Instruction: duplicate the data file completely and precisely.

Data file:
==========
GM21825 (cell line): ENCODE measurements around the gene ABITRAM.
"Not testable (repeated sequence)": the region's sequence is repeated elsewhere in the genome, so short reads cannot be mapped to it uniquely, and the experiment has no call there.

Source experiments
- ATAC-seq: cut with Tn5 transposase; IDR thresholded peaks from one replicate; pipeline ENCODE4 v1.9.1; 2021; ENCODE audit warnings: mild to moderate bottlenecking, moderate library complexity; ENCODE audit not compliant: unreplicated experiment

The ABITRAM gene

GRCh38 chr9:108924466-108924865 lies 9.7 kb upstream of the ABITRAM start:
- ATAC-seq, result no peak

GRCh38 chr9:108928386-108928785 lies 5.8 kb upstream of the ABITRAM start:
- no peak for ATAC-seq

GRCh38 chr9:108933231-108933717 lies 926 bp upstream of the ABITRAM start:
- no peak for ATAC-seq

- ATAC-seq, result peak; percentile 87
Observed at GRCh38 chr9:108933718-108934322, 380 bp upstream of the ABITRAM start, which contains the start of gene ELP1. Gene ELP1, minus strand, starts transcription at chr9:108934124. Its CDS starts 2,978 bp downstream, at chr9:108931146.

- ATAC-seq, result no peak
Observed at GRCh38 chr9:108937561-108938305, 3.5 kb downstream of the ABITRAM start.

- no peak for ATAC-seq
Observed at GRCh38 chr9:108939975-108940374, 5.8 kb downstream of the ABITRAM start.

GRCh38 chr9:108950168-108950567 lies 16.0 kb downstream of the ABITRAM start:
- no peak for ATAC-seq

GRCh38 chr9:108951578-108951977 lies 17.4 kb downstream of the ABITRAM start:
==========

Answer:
GM21825 (cell line): ENCODE measurements around the gene ABITRAM.
"Not testable (repeated sequence)": the region's sequence is repeated elsewhere in the genome, so short reads cannot be mapped to it uniquely, and the experiment has no call there.

Source experiments
- ATAC-seq: cut with Tn5 transposase; IDR thresholded peaks from one replicate; pipeline ENCODE4 v1.9.1; 2021; ENCODE audit warnings: mild to moderate bottlenecking, moderate library complexity; ENCODE audit not compliant: unreplicated experiment

The ABITRAM gene

GRCh38 chr9:108924466-108924865 lies 9.7 kb upstream of the ABITRAM start:
- ATAC-seq, result no peak

GRCh38 chr9:108928386-108928785 lies 5.8 kb upstream of the ABITRAM start:
- no peak for ATAC-seq

GRCh38 chr9:108933231-108933717 lies 926 bp upstream of the ABITRAM start:
- no peak for ATAC-seq

- ATAC-seq, result peak; percentile 87
Observed at GRCh38 chr9:108933718-108934322, 380 bp upstream of the ABITRAM start, which contains the start of gene ELP1. Gene ELP1, minus strand, starts transcription at chr9:108934124. Its CDS starts 2,978 bp downstream, at chr9:108931146.

- ATAC-seq, result no peak
Observed at GRCh38 chr9:108937561-108938305, 3.5 kb downstream of the ABITRAM start.

- no peak for ATAC-seq
Observed at GRCh38 chr9:108939975-108940374, 5.8 kb downstream of the ABITRAM start.

GRCh38 chr9:108950168-108950567 lies 16.0 kb downstream of the ABITRAM start:
- no peak for ATAC-seq

GRCh38 chr9:108951578-108951977 lies 17.4 kb downstream of the ABITRAM start: